War is a fog. The reasons for its beginning, end, justification, and all that lies between are all lost in a fog. What stands ready to enter the fog are often the young and restless. The forgotten ones too broken for corporate jobs and college classrooms. The patriotic loyalists. They enter into the fog knowing so little.
War is wondering which step will be your last. When the explosion happens, a fleeting moment of relief is replaced with lifelong guilt. Why them and not you? War is walking into a world far from yours, leaving you to wonder who is friend, who is foe, and who is caught in the middle.
War is a fifteen-year-old kid trying to kill an eighteen-year-old kid. They are both pawns in another’s game. War is humor because there is nothing else to feel. The constant stress of wondering. Wondering if today is your day. War is breaking international law. You collect the trophies and use the byproduct of an airstrike to offer a friend a “hand.”
War is kids throwing rocks at vehicles only because there is nothing else to do. They are the young and forgotten. War is when a rock becomes a grenade or a bomb. War is killing a seven-year-old before their arm can complete the action.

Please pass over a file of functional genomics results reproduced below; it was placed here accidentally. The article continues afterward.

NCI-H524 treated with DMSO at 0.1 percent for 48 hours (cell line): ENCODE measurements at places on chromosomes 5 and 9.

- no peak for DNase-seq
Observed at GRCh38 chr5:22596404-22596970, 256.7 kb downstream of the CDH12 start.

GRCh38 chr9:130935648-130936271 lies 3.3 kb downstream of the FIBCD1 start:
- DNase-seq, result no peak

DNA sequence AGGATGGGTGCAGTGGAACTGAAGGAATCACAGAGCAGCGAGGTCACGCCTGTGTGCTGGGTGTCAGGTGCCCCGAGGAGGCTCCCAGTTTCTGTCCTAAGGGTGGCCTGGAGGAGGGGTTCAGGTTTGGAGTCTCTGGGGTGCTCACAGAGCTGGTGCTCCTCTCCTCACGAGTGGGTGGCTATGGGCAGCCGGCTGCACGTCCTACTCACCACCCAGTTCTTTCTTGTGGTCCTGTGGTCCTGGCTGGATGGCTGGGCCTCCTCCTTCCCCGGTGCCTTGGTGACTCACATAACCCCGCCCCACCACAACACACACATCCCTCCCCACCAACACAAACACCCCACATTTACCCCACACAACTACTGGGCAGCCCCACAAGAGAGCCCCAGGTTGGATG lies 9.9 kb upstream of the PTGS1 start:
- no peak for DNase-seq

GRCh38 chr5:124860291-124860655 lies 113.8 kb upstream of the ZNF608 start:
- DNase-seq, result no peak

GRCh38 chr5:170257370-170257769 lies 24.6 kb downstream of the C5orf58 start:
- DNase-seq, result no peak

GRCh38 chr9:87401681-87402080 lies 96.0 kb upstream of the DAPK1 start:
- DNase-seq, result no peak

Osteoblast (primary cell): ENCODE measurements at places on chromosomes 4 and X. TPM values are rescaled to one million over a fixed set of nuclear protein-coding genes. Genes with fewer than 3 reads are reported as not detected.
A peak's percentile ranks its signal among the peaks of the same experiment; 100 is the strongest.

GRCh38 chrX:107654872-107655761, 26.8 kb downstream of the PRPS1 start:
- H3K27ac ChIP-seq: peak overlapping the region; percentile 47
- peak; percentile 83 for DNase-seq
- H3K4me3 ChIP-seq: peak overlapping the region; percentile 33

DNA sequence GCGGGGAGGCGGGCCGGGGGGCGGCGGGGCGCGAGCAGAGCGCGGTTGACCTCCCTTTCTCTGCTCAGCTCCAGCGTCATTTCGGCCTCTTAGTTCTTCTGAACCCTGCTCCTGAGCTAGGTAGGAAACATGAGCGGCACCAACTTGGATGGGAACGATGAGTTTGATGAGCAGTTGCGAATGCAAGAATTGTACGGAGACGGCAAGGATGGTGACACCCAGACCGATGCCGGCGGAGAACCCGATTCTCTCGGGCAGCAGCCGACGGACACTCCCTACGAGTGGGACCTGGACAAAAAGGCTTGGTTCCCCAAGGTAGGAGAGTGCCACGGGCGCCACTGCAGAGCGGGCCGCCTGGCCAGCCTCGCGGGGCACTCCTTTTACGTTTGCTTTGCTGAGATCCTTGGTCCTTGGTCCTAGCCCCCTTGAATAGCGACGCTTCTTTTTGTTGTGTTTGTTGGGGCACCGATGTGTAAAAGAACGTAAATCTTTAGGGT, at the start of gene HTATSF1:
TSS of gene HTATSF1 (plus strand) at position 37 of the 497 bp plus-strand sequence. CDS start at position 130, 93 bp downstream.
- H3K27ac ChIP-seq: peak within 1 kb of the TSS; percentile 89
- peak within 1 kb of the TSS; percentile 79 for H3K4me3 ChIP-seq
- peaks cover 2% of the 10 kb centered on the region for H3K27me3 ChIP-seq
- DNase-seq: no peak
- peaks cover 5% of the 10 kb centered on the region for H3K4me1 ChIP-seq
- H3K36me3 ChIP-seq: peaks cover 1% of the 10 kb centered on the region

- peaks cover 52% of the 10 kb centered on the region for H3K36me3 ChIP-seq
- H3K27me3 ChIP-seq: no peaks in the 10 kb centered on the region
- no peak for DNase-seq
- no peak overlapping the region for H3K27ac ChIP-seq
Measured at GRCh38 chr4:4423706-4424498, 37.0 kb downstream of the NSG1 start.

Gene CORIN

War is to live but a moment from death. It is to know death, to channel it, to love it and hate it in a single moment. War is the reality of childhood fables. War is the smell of life and death. War is to know the best and worst of humanity.
War is asking the impossible. War asks us to feel and do it all, only to ask us to shut it off in split second. War is to kill that kid and then return home to kiss yours on the forehead. You are expected to forget it all and move on. War is to ask of us the impossible. It asks us to do the unforgivable and then stand as untarnished idols. Peace is to bury all the tarnished souls. Peace asks us to forget all that was demanded of us.
Jake Smith is a law enforcement officer and former Army Ranger with four deployments to Afghanistan.